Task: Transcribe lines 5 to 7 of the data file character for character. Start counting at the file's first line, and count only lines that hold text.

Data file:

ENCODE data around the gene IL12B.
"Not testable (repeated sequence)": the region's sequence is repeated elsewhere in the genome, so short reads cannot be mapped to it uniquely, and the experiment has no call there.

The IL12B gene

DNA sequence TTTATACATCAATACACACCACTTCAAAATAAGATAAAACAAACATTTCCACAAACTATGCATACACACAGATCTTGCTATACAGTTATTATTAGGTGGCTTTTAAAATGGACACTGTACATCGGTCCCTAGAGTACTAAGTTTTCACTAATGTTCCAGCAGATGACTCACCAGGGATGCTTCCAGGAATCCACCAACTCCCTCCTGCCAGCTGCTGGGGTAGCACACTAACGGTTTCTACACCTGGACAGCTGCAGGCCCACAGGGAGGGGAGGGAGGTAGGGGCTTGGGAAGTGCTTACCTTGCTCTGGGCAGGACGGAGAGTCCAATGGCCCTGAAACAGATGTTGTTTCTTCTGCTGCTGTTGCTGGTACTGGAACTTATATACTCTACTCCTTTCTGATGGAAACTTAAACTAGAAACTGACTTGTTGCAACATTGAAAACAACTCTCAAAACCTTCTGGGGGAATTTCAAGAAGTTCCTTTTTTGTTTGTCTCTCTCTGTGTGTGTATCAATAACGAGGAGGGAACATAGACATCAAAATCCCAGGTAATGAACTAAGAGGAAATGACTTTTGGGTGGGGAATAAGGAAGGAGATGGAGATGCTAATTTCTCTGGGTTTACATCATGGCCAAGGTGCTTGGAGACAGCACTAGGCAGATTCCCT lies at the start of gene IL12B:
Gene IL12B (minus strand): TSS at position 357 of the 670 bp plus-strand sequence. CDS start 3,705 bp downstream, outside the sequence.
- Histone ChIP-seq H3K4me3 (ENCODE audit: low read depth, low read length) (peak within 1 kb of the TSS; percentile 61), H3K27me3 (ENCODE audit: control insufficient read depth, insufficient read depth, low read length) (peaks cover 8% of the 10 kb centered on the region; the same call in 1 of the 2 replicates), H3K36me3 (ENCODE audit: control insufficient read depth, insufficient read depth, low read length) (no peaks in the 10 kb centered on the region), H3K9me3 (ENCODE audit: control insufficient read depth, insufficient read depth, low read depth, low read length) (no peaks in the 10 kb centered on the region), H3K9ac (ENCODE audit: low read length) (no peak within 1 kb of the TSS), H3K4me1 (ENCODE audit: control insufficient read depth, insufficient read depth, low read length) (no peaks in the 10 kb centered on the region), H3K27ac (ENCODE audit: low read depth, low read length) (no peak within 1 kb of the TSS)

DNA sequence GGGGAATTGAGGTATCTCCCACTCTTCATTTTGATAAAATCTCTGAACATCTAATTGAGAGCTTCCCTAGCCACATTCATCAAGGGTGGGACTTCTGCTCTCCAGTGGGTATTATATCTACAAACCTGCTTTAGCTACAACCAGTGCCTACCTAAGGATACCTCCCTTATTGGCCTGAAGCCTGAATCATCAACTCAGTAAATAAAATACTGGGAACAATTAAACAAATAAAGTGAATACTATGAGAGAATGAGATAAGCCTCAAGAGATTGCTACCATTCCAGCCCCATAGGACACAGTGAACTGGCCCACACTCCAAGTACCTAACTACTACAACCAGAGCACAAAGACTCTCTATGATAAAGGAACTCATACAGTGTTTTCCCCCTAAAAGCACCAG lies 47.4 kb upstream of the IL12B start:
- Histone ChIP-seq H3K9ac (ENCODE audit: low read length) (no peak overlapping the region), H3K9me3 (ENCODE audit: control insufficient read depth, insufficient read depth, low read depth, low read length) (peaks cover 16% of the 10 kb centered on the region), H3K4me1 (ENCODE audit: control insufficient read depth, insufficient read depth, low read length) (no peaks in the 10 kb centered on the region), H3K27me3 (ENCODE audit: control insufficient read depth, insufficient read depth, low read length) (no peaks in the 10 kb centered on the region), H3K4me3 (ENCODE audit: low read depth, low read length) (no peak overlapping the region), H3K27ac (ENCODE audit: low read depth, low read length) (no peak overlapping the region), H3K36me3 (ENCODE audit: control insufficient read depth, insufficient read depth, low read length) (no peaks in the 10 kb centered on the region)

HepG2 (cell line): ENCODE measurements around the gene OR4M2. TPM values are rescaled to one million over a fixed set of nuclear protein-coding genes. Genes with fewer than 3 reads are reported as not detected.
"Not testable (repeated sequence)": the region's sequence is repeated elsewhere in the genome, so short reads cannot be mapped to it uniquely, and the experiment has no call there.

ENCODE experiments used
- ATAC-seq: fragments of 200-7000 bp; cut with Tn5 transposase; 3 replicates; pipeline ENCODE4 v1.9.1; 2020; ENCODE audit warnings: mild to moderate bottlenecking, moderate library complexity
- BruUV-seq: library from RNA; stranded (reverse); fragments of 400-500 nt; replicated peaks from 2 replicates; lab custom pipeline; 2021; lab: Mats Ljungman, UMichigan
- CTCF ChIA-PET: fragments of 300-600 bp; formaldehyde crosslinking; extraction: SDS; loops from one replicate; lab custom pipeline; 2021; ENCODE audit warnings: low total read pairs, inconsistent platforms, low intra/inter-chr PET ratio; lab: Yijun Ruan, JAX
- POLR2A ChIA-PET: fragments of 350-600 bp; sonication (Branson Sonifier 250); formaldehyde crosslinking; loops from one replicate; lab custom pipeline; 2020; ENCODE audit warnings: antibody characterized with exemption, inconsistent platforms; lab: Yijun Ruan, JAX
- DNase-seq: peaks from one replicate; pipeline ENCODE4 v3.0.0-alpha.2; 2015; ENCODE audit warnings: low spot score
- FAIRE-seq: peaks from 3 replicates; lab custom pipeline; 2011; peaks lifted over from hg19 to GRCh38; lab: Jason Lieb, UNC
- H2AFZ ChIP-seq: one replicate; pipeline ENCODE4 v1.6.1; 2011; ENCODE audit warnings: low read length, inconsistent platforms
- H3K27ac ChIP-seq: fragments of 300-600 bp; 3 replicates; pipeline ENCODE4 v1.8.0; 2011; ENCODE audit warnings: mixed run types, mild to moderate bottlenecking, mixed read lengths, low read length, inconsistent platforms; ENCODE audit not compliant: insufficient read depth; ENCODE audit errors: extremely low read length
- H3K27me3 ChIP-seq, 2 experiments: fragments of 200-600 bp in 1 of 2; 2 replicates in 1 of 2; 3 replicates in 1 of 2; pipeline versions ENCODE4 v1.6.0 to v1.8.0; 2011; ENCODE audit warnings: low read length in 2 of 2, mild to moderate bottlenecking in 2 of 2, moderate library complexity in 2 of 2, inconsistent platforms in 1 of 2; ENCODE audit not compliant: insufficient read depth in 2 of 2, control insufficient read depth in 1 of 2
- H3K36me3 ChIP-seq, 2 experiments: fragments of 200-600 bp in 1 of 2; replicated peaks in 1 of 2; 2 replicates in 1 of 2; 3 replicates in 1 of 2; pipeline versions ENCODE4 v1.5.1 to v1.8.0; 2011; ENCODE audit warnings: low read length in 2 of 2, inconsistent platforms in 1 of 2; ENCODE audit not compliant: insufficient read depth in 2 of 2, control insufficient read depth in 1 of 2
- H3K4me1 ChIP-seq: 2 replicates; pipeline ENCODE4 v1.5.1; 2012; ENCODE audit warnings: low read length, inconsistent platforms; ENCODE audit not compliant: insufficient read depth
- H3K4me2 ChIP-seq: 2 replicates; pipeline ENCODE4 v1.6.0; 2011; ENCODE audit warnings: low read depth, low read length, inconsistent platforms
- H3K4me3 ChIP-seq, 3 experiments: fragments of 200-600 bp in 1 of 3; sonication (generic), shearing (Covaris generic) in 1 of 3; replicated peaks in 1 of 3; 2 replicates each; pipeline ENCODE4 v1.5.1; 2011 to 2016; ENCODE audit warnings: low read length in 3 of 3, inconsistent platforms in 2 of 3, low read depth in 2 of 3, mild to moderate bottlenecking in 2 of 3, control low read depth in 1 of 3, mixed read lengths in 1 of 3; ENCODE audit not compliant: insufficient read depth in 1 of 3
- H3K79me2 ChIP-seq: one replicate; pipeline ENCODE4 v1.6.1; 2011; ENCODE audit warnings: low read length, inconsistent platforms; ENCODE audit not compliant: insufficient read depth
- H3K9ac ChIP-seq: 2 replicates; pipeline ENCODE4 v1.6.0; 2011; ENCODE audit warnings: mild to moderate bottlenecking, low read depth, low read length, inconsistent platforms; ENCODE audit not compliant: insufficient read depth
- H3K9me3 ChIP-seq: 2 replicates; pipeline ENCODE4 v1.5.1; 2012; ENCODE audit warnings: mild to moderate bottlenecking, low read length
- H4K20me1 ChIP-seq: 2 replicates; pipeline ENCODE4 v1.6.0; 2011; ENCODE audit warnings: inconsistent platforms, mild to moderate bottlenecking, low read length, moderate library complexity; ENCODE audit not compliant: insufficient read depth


Gene IL12B (minus strand): TSS at position 357 of the 670 bp plus-strand sequence. CDS start 3,705 bp downstream, outside the sequence.
- Histone ChIP-seq H3K4me3 (ENCODE audit: low read depth, low read length) (peak within 1 kb of the TSS; percentile 61), H3K27me3 (ENCODE audit: control insufficient read depth, insufficient read depth, low read length) (peaks cover 8% of the 10 kb centered on the region; the same call in 1 of the 2 replicates), H3K36me3 (ENCODE audit: control insufficient read depth, insufficient read depth, low read length) (no peaks in the 10 kb centered on the region), H3K9me3 (ENCODE audit: control insufficient read depth, insufficient read depth, low read depth, low read length) (no peaks in the 10 kb centered on the region), H3K9ac (ENCODE audit: low read length) (no peak within 1 kb of the TSS), H3K4me1 (ENCODE audit: control insufficient read depth, insufficient read depth, low read length) (no peaks in the 10 kb centered on the region), H3K27ac (ENCODE audit: low read depth, low read length) (no peak within 1 kb of the TSS)

DNA sequence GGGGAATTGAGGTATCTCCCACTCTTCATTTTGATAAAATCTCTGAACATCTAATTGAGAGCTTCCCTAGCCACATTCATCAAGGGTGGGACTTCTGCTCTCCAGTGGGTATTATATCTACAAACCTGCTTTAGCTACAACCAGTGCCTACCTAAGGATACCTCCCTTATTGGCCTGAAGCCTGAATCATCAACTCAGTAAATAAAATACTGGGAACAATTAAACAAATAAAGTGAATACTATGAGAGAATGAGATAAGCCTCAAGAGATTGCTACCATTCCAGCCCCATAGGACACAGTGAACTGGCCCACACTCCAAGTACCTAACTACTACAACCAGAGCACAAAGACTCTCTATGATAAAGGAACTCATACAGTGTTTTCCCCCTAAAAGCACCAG lies 47.4 kb upstream of the IL12B start: